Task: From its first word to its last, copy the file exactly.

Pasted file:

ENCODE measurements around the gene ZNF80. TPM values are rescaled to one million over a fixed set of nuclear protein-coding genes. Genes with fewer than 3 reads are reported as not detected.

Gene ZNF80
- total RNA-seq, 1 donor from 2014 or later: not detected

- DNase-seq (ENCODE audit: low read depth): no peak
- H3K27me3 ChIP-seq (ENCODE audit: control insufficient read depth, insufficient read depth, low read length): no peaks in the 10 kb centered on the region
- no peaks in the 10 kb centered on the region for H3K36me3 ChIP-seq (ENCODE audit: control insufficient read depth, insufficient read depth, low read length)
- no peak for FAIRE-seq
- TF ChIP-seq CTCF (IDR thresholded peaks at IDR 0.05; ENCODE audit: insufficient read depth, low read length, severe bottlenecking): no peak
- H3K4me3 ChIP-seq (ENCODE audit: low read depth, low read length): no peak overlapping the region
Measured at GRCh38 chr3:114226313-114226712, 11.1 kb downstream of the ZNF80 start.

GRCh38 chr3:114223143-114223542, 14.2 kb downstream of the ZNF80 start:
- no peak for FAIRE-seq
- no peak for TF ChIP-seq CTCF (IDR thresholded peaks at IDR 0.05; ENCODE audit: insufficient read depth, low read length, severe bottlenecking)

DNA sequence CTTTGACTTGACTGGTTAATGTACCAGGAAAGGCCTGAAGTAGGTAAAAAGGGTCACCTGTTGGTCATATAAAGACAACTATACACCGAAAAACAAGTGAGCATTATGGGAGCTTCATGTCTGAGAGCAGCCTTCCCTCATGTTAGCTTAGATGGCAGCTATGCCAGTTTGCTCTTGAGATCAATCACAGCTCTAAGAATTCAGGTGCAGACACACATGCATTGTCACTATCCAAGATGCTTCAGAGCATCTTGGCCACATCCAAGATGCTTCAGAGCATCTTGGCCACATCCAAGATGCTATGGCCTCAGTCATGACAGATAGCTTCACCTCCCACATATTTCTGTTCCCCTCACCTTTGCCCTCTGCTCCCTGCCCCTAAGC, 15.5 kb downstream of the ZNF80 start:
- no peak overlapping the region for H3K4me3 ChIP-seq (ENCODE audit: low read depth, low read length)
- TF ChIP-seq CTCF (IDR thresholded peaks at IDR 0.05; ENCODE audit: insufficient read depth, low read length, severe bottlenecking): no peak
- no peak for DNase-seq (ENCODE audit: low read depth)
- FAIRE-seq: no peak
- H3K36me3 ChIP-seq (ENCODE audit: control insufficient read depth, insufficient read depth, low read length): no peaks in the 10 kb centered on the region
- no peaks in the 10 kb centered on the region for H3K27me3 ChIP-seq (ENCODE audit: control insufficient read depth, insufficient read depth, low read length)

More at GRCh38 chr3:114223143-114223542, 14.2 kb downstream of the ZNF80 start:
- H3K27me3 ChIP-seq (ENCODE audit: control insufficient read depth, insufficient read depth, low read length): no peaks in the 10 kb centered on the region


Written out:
ENCODE measurements around the gene ZNF80. TPM values are rescaled to one million over a fixed set of nuclear protein-coding genes. Genes with fewer than 3 reads are reported as not detected.

Gene ZNF80
- total RNA-seq, 1 donor from 2014 or later: not detected

- DNase-seq (ENCODE audit: low read depth): no peak
- H3K27me3 ChIP-seq (ENCODE audit: control insufficient read depth, insufficient read depth, low read length): no peaks in the 10 kb centered on the region
- no peaks in the 10 kb centered on the region for H3K36me3 ChIP-seq (ENCODE audit: control insufficient read depth, insufficient read depth, low read length)
- no peak for FAIRE-seq
- TF ChIP-seq CTCF (IDR thresholded peaks at IDR 0.05; ENCODE audit: insufficient read depth, low read length, severe bottlenecking): no peak
- H3K4me3 ChIP-seq (ENCODE audit: low read depth, low read length): no peak overlapping the region
Measured at GRCh38 chr3:114226313-114226712, 11.1 kb downstream of the ZNF80 start.

GRCh38 chr3:114223143-114223542, 14.2 kb downstream of the ZNF80 start:
- no peak for FAIRE-seq
- no peak for TF ChIP-seq CTCF (IDR thresholded peaks at IDR 0.05; ENCODE audit: insufficient read depth, low read length, severe bottlenecking)

DNA sequence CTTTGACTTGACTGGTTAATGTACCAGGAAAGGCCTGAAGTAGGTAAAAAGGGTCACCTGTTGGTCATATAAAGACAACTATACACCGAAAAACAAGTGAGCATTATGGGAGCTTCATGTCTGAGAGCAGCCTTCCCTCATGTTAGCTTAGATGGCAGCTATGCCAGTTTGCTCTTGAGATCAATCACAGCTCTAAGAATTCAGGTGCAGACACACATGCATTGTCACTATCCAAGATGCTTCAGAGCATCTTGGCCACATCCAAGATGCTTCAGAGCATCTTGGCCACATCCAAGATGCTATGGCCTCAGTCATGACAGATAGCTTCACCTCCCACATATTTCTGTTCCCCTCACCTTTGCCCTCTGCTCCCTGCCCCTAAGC, 15.5 kb downstream of the ZNF80 start:
- no peak overlapping the region for H3K4me3 ChIP-seq (ENCODE audit: low read depth, low read length)
- TF ChIP-seq CTCF (IDR thresholded peaks at IDR 0.05; ENCODE audit: insufficient read depth, low read length, severe bottlenecking): no peak
- no peak for DNase-seq (ENCODE audit: low read depth)
- FAIRE-seq: no peak
- H3K36me3 ChIP-seq (ENCODE audit: control insufficient read depth, insufficient read depth, low read length): no peaks in the 10 kb centered on the region
- no peaks in the 10 kb centered on the region for H3K27me3 ChIP-seq (ENCODE audit: control insufficient read depth, insufficient read depth, low read length)

More at GRCh38 chr3:114223143-114223542, 14.2 kb downstream of the ZNF80 start:
- H3K27me3 ChIP-seq (ENCODE audit: control insufficient read depth, insufficient read depth, low read length): no peaks in the 10 kb centered on the region